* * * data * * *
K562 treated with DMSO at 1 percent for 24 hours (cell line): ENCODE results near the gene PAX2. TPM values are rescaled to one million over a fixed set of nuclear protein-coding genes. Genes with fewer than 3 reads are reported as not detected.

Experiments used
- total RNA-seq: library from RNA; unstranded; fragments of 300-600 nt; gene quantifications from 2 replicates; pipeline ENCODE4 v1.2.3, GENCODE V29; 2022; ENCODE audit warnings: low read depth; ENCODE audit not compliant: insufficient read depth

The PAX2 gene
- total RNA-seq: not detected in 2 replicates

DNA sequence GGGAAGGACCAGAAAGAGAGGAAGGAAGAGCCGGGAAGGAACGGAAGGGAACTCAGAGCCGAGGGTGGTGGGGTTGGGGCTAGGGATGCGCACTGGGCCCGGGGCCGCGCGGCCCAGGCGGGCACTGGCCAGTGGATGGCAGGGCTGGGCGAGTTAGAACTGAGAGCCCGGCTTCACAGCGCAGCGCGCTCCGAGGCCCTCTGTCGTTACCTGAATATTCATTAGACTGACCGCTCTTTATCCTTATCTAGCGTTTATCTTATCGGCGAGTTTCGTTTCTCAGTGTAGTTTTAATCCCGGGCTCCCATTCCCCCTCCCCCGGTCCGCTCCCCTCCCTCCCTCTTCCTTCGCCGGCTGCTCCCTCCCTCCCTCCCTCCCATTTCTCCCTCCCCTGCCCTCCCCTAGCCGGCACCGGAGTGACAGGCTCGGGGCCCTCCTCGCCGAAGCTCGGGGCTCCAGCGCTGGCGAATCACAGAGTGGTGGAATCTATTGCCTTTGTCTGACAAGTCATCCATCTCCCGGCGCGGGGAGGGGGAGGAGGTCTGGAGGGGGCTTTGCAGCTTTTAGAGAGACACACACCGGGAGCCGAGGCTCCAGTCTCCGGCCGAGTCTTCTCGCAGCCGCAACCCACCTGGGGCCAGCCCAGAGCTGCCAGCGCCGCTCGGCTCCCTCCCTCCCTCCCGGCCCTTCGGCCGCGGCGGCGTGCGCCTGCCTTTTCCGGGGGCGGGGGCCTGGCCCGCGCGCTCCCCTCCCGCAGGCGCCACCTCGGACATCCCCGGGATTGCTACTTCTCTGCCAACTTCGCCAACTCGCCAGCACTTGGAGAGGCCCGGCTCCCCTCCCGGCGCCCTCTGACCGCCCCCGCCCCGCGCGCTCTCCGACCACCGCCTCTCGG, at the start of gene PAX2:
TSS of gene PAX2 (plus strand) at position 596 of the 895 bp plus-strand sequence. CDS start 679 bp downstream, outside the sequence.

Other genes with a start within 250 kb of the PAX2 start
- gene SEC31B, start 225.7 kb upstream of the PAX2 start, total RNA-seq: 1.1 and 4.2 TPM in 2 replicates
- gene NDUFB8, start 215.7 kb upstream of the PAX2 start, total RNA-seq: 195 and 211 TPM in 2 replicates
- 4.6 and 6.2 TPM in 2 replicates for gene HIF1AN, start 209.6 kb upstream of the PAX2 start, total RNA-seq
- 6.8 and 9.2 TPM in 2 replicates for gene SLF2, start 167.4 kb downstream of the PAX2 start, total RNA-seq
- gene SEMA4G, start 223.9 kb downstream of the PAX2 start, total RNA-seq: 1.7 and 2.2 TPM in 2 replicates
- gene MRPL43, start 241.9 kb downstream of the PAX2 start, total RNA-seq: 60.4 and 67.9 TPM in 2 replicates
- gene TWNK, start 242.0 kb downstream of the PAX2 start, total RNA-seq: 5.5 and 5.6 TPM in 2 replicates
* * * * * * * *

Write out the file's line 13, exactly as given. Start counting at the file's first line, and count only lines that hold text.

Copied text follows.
- gene SEMA4G, start 223.9 kb downstream of the PAX2 start, total RNA-seq: 1.7 and 2.2 TPM in 2 replicates